A word of caution: This entry was written at 2:15am, and therefore may not make one ounce of sense. I was bound to have at least one of those, right?
I just heard several of you practically scream at that title, “Ahhh! A cliche!”
I have an entire bookshelf (okay, two) dedicated to writing books. They range from craft (creating characters, plot, setting, genre-specific) to publishing (indie publishing, Writer’s Market, blogging, self-publishing) to writing for profit (freelancing). All of these books have one big idea in common; they give you guidelines and rules for how to write the perfect piece, submit that perfect piece, and make money from that piece.
Here’s the funny part: all of the rules and guidelines have been broken. There are bestsellers that feature a Mary Sue character (I’m looking at you, Twilight), award winning articles that didn’t follow the reverse pyramid writing template, and centuries-honored poems that don’t follow any of the basics of grammar. Do you know why?
The people that we are writing these for don’t really care about 75% of what’s in those writing books. I can think of dozens of books that, following the so-called rules and guidelines, should have never seen the light of day. They should have been about three feet deep in the Reject or, if lucky, the Slush pile.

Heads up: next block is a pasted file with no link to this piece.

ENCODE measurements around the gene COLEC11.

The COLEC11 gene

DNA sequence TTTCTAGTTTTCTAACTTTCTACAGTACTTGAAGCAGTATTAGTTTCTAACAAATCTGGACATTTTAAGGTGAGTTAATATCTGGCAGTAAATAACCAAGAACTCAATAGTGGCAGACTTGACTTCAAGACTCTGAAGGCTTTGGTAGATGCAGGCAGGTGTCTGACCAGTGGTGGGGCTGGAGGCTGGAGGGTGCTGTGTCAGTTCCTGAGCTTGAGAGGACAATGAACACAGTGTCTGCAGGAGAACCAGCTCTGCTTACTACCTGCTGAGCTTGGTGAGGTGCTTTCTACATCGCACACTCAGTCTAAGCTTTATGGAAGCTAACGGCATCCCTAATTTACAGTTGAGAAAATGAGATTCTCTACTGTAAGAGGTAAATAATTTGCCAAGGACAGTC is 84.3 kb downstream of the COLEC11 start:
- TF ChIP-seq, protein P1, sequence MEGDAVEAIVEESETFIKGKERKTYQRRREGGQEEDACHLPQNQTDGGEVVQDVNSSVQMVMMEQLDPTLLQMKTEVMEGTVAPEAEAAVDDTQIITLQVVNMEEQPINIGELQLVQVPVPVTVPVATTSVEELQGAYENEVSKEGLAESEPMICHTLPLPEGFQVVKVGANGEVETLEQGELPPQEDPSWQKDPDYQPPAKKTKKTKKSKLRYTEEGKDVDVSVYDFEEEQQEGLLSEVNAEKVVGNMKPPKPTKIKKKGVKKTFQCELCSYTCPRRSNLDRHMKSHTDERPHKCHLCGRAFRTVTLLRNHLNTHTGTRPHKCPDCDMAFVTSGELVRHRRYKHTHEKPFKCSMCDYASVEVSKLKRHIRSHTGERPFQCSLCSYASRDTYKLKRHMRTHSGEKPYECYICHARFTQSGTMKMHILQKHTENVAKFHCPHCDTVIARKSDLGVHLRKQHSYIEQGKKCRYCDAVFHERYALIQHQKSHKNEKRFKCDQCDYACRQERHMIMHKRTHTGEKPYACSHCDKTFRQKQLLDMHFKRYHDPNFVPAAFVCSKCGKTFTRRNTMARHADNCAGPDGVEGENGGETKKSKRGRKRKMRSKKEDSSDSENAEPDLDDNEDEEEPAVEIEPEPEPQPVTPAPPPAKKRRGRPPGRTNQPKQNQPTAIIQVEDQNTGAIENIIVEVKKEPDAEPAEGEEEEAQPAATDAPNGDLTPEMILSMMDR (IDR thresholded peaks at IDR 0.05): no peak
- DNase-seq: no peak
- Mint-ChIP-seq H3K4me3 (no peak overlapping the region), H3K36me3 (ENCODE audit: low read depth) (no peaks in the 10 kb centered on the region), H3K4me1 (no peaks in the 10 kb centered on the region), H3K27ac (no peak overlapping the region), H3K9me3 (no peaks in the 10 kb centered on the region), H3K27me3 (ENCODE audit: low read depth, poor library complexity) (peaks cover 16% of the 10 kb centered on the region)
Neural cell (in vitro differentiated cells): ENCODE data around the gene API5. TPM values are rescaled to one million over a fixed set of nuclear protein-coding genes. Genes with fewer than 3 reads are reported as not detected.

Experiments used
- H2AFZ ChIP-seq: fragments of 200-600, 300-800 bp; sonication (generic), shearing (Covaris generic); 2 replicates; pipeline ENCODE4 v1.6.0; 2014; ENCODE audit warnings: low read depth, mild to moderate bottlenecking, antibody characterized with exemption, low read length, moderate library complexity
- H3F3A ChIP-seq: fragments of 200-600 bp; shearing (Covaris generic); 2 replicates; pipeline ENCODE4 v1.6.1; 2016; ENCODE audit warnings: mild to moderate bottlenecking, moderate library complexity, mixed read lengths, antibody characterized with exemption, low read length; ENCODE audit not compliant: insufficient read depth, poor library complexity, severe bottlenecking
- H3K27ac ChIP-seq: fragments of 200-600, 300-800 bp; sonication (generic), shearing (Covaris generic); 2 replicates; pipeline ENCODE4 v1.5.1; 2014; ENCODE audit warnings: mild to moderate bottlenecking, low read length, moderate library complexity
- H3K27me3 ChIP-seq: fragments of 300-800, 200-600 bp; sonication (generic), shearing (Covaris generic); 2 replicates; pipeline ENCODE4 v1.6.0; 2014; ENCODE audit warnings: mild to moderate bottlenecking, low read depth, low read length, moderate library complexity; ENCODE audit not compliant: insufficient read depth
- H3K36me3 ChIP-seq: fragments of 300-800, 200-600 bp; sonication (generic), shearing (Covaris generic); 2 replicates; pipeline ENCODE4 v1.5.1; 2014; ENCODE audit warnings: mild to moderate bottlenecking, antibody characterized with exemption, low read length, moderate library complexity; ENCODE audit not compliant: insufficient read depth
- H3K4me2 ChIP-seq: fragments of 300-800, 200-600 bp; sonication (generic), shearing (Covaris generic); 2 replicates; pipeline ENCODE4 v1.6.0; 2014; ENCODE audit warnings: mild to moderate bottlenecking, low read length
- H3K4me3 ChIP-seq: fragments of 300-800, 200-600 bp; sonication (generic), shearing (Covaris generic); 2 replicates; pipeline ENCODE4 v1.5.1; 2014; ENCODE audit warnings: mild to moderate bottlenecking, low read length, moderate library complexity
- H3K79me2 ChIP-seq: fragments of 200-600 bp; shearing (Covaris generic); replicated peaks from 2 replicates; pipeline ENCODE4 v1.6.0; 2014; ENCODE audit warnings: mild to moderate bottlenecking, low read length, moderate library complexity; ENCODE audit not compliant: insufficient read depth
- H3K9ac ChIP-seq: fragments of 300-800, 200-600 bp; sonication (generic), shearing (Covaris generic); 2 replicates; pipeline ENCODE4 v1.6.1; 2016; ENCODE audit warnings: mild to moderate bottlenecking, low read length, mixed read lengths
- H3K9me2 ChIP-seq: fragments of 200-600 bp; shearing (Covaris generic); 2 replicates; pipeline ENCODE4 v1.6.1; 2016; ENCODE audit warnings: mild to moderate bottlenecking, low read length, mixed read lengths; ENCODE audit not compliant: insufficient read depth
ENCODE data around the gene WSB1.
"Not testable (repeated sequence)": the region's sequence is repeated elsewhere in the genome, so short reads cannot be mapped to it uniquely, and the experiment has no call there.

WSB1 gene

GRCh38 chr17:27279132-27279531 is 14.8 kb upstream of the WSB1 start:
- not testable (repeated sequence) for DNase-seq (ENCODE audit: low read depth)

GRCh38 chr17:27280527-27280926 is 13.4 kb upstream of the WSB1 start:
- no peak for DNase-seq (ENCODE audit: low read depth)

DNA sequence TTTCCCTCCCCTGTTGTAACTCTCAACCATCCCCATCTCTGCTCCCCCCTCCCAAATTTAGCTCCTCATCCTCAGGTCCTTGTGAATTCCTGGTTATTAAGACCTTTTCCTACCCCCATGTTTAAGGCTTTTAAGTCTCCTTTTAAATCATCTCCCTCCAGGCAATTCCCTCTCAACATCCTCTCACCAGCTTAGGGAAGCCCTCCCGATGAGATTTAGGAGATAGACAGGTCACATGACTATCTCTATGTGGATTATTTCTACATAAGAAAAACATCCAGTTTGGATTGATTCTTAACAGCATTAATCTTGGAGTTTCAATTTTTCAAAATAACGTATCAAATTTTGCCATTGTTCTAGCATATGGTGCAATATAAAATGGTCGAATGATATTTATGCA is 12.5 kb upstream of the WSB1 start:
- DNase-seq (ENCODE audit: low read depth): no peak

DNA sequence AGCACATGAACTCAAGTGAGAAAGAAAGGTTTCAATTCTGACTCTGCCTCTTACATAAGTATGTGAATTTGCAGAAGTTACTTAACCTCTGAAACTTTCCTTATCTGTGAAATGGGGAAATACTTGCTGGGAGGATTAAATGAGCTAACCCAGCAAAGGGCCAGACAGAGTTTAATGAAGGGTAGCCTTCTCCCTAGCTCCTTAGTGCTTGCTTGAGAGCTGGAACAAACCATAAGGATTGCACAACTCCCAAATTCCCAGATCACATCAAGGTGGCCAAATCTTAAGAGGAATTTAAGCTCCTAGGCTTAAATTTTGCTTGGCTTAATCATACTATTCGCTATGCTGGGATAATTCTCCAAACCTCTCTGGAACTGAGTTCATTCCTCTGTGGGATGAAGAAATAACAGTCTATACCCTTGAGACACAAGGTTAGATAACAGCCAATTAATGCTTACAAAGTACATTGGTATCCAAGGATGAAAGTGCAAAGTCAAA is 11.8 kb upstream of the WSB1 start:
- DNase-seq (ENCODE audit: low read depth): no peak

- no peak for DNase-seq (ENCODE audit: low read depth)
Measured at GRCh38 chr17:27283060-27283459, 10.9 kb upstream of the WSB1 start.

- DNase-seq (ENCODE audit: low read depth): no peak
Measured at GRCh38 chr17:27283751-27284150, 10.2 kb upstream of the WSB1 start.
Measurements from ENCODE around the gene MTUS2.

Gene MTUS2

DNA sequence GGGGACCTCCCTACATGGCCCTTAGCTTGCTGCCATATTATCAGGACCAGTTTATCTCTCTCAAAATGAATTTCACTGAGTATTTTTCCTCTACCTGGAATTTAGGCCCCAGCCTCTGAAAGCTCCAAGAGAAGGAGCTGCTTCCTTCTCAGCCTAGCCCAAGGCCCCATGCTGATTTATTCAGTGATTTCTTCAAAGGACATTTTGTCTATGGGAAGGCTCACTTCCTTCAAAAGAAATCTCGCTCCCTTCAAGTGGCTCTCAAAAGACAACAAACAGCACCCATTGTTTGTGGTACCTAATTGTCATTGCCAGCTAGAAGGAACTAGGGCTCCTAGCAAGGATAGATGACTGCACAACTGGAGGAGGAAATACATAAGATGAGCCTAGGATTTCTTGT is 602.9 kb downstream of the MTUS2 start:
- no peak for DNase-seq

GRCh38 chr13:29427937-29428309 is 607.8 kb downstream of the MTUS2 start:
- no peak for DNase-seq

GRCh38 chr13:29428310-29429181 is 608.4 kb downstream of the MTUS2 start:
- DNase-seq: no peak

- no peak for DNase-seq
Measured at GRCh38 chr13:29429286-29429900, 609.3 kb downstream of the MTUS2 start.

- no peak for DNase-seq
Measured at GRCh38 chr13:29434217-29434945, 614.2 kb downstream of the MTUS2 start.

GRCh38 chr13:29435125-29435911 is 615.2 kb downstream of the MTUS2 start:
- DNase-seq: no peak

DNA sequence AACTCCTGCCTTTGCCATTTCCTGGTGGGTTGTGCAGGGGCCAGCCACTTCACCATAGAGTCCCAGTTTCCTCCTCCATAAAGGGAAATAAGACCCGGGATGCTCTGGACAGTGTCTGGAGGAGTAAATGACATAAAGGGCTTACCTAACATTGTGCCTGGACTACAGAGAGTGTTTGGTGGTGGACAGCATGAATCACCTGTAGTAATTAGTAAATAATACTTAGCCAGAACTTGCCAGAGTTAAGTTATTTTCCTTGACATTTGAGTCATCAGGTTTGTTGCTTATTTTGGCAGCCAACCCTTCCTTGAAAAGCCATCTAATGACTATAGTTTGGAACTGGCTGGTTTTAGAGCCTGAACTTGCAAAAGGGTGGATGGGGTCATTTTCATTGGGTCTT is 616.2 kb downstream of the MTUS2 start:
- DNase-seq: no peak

People want a entertaining story. Editors and agents are paid to look over our words and dissect them. In the end, though, our success depends on the people you see browsing the bookstore, looking for something to get lost in. I know I made that sound easy, and I know it is hardly easy. But aside from one person (who was a writer), I have never heard anyone go into a bookstore and say, “I’m looking for a cozy thriller that is at least 75,000 words. It has to involve two subplots, and the antagonist has to have a height complex due to the fact that he’s short…you know, to make him seem human.” Sounds insane, doesn’t it? That’s how we talk to each other in this field, and to the typical reader, it sounds robotic and flat.
So, I did all of that rambling to finish with this and somehow get back to the point: By all means, read up and study your craft. Once you’ve done that, forget everything you read and just write. If you tell an engaging story and are passionate about what you are writing, someone out there will read it…and love it.